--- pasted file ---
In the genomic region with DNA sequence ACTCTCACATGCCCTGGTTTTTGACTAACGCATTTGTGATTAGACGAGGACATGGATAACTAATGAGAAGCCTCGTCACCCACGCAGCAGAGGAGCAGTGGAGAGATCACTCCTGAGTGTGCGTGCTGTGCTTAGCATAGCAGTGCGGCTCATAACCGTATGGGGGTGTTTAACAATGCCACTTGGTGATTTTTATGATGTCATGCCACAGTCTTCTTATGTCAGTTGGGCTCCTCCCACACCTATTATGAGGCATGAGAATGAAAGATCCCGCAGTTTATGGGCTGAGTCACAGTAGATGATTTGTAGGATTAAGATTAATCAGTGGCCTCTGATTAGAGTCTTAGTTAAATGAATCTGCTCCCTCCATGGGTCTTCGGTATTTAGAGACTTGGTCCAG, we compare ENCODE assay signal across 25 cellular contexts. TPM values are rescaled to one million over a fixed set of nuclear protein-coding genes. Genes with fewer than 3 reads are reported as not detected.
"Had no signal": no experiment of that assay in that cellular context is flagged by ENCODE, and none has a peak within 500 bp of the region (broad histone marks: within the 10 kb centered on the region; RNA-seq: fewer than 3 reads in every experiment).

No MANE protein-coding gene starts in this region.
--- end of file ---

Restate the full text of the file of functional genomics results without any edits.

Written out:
In the genomic region with DNA sequence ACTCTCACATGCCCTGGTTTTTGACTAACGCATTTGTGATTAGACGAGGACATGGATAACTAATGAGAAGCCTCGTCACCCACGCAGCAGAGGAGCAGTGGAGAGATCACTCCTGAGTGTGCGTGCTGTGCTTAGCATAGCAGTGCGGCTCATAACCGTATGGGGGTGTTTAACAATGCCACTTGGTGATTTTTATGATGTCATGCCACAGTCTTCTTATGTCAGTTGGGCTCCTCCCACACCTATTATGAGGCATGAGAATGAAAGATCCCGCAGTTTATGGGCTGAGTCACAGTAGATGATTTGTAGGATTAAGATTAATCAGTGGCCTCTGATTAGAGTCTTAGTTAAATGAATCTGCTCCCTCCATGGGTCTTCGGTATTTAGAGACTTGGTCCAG, we compare ENCODE assay signal across 25 cellular contexts. TPM values are rescaled to one million over a fixed set of nuclear protein-coding genes. Genes with fewer than 3 reads are reported as not detected.
"Had no signal": no experiment of that assay in that cellular context is flagged by ENCODE, and none has a peak within 500 bp of the region (broad histone marks: within the 10 kb centered on the region; RNA-seq: fewer than 3 reads in every experiment).

No MANE protein-coding gene starts in this region.